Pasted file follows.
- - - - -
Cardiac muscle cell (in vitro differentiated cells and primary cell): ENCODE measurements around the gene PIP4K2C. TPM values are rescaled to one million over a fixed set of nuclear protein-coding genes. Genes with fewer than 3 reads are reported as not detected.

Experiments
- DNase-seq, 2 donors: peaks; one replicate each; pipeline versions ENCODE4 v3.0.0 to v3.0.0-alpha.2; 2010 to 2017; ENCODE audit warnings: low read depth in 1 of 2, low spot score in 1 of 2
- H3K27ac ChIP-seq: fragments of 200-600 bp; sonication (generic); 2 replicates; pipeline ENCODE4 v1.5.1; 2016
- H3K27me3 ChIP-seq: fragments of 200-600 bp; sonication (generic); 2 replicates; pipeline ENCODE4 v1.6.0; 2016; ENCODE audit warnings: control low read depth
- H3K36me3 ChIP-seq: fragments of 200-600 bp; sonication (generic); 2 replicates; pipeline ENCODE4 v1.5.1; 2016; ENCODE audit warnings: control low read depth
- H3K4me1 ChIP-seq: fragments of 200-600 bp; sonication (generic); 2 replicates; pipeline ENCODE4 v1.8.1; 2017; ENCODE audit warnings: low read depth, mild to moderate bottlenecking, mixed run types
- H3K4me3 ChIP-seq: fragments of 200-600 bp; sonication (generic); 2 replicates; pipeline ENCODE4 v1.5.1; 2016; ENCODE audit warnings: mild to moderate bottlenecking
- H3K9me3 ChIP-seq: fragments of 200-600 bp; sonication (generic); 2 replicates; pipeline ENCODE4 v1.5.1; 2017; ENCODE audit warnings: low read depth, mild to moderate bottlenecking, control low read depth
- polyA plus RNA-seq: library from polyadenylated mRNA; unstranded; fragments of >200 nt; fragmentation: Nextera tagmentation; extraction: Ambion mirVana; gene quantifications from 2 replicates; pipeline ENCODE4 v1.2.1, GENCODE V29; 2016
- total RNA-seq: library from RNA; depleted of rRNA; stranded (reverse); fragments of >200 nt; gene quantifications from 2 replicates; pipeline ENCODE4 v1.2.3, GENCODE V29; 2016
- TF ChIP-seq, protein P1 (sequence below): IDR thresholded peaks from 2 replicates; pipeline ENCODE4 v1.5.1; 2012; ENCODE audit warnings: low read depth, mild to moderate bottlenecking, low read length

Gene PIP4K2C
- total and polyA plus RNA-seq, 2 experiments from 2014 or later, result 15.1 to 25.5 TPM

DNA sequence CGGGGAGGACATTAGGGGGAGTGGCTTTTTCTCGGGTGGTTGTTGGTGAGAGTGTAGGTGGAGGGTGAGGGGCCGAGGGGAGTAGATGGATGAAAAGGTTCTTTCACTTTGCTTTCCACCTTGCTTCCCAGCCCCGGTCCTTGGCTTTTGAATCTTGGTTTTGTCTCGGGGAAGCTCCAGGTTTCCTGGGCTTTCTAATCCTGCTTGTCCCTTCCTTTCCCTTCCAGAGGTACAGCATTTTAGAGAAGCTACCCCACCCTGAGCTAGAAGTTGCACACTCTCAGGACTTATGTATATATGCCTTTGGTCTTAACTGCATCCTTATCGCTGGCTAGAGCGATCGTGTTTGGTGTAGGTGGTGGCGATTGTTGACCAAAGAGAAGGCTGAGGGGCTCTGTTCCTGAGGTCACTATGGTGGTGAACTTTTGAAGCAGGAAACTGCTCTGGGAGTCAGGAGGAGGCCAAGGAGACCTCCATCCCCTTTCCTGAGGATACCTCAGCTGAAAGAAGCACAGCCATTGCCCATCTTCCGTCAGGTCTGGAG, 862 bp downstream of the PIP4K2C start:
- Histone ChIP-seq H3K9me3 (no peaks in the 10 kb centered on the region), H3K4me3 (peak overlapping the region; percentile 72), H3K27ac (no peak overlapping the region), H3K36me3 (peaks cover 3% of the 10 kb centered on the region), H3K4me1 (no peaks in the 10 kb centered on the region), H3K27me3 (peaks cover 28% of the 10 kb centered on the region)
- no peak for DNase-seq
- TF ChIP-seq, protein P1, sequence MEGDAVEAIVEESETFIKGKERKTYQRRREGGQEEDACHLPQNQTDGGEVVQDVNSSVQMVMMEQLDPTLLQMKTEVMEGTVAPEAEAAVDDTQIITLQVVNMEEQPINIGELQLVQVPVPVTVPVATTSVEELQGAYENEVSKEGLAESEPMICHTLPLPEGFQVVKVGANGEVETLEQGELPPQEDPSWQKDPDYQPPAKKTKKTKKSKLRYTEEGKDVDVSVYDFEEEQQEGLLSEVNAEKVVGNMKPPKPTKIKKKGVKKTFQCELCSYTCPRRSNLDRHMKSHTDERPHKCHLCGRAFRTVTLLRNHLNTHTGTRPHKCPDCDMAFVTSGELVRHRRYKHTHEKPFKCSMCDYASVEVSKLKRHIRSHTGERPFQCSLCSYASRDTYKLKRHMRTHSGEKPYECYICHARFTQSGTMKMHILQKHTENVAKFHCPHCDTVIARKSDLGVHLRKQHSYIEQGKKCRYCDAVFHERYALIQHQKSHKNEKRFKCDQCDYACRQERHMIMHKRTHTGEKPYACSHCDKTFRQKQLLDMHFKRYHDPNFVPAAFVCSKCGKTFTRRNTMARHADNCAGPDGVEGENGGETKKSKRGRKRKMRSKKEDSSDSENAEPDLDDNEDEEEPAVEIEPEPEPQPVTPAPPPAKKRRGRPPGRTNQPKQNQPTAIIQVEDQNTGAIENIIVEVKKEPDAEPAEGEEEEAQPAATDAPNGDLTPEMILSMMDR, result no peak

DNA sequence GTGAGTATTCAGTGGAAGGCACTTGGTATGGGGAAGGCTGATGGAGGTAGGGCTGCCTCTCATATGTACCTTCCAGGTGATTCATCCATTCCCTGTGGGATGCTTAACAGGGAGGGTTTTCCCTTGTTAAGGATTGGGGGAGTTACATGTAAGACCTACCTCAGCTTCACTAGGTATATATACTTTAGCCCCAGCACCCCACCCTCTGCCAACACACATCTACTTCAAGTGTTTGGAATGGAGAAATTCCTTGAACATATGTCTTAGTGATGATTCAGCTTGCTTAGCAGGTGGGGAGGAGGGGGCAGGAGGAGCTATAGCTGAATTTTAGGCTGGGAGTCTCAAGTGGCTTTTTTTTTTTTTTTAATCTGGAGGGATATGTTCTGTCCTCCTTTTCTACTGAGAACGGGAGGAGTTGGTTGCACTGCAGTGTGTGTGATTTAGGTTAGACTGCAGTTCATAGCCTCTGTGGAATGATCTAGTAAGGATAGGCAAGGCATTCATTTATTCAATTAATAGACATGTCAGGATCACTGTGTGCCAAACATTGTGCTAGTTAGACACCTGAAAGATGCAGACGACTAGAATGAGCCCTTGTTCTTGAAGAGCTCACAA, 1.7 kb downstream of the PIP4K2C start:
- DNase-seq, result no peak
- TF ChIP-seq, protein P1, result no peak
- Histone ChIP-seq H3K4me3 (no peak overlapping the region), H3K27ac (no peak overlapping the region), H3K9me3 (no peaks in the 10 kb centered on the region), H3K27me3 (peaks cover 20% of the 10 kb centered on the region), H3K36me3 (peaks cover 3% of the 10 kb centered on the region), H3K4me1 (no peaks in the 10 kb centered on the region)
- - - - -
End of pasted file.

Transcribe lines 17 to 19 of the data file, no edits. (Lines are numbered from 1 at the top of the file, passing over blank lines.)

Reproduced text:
- no peak for DNase-seq
- TF ChIP-seq, protein P1, sequence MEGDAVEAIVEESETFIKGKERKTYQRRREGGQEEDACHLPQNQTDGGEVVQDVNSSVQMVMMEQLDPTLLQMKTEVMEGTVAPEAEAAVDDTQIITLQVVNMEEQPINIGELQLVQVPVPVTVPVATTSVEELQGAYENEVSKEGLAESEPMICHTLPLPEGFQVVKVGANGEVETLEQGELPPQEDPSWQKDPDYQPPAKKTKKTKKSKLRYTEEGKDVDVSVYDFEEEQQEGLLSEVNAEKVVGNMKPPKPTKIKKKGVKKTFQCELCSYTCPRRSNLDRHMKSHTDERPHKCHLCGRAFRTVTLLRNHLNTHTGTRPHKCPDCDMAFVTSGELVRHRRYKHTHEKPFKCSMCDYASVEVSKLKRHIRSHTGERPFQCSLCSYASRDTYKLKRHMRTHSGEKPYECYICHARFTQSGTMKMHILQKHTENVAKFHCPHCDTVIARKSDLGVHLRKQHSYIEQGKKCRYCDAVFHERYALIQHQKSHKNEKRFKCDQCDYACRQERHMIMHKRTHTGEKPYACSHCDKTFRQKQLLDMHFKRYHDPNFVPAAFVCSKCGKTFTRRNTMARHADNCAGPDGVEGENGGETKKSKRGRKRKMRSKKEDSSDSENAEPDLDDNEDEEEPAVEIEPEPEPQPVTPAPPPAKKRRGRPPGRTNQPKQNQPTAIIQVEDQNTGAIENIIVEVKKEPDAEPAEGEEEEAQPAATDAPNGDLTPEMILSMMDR, result no peak

DNA sequence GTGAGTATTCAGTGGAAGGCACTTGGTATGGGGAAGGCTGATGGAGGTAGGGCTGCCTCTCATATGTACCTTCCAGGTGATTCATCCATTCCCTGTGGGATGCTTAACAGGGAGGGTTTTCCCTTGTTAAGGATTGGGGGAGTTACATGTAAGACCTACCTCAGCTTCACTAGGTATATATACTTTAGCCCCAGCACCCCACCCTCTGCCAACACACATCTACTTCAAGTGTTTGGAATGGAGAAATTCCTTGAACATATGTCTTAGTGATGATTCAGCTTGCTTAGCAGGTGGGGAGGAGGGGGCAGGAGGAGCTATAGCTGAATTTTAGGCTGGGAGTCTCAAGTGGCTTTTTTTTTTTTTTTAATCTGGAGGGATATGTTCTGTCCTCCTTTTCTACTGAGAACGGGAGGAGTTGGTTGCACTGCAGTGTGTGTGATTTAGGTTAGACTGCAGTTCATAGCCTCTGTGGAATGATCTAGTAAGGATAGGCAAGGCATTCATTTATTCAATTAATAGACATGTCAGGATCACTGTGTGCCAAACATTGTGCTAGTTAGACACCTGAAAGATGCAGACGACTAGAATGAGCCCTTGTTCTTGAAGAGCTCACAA, 1.7 kb downstream of the PIP4K2C start: